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Please note that Mommsen uses the AUC chronology (Ab Urbe Condita), i.e. from the founding of the City of Rome. You can use this reference table to have the B.C. dates


IV. The Revolution

From: The History of Rome, by Theodor Mommsen
Translated with the sanction of the author by William Purdie Dickson

The History of Old Rome

Chapter X - The Sullan Constitution


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Page 43

Reorganization of the Judicial System. - Previous Arrangements - Ordinary Procedure - Permanent and Special -Quaestiones- - Centumviral Court

The judicial system on the other hand was essentially revolutionized, partly from political considerations, partly with a view to introduce greater unity and usefulness into the previous very insufficient and unconnected legislation on the subject. According to the arrangements hitherto subsisting, processes fell to be decided partly by the burgesses, partly by jurymen.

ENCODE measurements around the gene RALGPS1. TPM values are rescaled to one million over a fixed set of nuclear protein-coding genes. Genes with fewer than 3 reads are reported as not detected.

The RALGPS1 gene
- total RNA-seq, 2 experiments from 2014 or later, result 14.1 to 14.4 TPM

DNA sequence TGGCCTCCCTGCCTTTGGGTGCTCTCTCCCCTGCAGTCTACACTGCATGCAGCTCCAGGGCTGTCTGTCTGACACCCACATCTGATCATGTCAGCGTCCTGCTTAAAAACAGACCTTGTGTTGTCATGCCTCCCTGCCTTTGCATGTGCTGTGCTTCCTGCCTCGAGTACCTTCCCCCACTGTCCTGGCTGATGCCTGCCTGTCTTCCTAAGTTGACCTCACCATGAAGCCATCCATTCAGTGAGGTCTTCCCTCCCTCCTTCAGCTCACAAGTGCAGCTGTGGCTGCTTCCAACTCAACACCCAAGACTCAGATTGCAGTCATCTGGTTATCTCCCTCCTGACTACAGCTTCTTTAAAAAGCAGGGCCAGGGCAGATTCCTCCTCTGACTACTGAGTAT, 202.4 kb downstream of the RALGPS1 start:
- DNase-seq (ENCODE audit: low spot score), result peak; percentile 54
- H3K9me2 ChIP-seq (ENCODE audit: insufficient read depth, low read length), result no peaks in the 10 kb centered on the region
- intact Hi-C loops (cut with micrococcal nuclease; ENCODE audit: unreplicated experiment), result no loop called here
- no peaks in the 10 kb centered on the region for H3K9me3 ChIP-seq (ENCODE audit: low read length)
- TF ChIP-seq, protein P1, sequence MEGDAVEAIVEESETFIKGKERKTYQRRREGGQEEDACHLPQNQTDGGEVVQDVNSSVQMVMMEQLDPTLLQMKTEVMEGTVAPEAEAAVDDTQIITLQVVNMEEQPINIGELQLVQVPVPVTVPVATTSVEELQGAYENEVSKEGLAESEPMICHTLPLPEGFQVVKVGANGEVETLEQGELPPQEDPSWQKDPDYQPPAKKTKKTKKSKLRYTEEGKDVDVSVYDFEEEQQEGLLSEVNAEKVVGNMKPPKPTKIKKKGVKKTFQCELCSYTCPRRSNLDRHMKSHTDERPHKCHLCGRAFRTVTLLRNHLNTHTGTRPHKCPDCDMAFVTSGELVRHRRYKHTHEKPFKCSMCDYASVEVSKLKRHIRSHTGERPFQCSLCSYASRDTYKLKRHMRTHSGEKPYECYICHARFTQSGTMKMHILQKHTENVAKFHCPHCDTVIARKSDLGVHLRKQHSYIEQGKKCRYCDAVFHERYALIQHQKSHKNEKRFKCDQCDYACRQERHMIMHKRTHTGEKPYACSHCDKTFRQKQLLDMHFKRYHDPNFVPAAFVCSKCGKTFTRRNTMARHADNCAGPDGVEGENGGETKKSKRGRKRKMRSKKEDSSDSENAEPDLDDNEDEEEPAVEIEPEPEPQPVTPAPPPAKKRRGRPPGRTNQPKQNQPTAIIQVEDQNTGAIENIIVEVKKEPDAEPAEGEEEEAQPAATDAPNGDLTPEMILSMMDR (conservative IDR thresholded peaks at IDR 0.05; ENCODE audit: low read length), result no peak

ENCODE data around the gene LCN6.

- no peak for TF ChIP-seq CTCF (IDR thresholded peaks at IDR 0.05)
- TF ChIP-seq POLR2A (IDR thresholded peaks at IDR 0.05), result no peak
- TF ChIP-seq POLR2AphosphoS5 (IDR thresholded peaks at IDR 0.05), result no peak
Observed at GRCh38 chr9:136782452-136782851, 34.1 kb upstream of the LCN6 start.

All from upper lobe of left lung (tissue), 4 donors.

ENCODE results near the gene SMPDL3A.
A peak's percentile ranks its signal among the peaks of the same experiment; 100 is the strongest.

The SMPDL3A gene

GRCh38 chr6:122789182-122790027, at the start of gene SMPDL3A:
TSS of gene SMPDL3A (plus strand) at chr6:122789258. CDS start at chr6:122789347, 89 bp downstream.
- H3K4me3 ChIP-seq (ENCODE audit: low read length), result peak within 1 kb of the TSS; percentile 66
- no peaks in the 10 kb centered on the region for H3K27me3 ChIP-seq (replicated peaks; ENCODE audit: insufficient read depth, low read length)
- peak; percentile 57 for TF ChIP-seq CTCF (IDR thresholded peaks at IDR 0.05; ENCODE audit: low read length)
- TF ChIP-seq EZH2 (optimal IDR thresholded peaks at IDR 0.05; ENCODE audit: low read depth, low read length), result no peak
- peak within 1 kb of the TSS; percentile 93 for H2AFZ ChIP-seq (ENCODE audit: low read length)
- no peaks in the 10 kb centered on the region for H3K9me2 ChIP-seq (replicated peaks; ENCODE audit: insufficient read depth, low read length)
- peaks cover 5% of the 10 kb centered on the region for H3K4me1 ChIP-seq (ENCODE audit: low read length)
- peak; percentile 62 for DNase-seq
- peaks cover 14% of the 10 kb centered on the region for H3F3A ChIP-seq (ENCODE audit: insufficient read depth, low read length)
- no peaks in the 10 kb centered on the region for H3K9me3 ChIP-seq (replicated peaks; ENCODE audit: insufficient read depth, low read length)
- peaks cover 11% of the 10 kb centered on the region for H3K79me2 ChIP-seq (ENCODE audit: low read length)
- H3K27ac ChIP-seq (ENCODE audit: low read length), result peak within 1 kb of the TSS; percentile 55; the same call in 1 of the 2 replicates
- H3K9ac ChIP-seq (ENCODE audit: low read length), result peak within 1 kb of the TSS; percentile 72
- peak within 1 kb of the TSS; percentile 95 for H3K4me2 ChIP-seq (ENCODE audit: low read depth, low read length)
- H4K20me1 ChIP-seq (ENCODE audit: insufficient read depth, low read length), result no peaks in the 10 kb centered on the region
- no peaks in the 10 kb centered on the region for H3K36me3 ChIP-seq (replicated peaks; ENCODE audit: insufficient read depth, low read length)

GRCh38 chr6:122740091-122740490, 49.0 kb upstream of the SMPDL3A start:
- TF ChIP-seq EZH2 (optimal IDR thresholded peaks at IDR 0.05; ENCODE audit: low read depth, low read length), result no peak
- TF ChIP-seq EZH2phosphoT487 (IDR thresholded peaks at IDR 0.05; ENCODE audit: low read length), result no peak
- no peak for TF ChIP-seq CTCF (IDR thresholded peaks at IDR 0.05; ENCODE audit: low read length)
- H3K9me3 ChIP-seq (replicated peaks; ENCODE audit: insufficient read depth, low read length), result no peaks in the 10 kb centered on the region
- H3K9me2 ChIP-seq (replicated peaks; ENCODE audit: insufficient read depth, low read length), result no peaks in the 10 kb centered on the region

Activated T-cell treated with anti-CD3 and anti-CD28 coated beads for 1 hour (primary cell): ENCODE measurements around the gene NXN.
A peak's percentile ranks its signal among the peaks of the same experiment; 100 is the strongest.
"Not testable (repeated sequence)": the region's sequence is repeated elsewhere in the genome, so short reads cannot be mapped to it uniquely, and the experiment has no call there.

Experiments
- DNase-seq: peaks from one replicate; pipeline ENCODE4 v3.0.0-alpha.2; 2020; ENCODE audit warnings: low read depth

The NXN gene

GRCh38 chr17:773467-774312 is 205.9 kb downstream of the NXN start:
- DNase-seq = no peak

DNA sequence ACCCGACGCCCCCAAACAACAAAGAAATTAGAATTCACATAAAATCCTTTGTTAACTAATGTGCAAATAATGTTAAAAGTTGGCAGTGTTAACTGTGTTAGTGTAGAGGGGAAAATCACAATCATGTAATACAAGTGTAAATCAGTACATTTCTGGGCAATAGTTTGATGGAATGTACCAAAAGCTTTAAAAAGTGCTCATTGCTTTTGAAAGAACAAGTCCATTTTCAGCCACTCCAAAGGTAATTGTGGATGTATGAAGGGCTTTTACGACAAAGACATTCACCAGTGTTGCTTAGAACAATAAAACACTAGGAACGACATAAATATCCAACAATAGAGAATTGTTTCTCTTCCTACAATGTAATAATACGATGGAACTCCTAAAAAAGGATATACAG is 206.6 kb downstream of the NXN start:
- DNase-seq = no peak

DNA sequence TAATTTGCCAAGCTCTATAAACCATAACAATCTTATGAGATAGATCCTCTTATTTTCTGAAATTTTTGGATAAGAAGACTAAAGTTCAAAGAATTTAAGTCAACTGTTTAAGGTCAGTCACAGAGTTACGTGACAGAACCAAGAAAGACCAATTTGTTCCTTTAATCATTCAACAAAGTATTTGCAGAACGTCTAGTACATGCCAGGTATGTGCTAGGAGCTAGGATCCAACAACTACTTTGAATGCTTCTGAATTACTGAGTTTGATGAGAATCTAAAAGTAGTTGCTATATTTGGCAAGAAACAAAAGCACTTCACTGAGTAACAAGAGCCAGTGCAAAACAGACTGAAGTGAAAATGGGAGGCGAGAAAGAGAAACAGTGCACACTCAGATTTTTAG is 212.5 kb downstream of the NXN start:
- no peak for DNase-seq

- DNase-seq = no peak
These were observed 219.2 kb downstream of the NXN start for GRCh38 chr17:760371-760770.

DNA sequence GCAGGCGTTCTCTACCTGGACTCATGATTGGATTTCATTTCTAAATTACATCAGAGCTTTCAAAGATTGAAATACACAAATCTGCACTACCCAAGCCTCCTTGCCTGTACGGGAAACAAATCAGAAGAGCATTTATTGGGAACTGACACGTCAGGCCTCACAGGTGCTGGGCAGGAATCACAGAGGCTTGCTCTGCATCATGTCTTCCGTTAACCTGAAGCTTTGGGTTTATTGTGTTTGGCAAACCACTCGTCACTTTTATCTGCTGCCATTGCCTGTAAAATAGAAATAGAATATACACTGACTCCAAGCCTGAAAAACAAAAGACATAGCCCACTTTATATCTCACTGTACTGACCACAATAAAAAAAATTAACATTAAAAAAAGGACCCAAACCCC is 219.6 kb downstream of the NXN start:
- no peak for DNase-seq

The judicial cases in which the whole burgesses decided on appeal from the judgment of the magistrate were, down to the time of Sulla, placed in the hands primarily of the tribunes of the people, secondarily of the aediles, inasmuch as all the processes, through which a person entrusted with an office or commission by the community was brought to answer for his conduct of its affairs, whether they involved life and limb or money-fines, had to be in the first instance dealt with by the tribunes of the people, and all the other processes in which ultimately the people decided, were in the first instance adjudicated on, in the second presided over, by the curule or plebeian aediles.

Sulla, if he did not directly abolish the tribunician process of calling to account, yet made it dependent, just like the initiative of the tribunes in legislation, on the previous consent of the senate, and presumably also limited in like manner the aedilician penal procedure. On the other hand he enlarged the jurisdiction of the jury courts.

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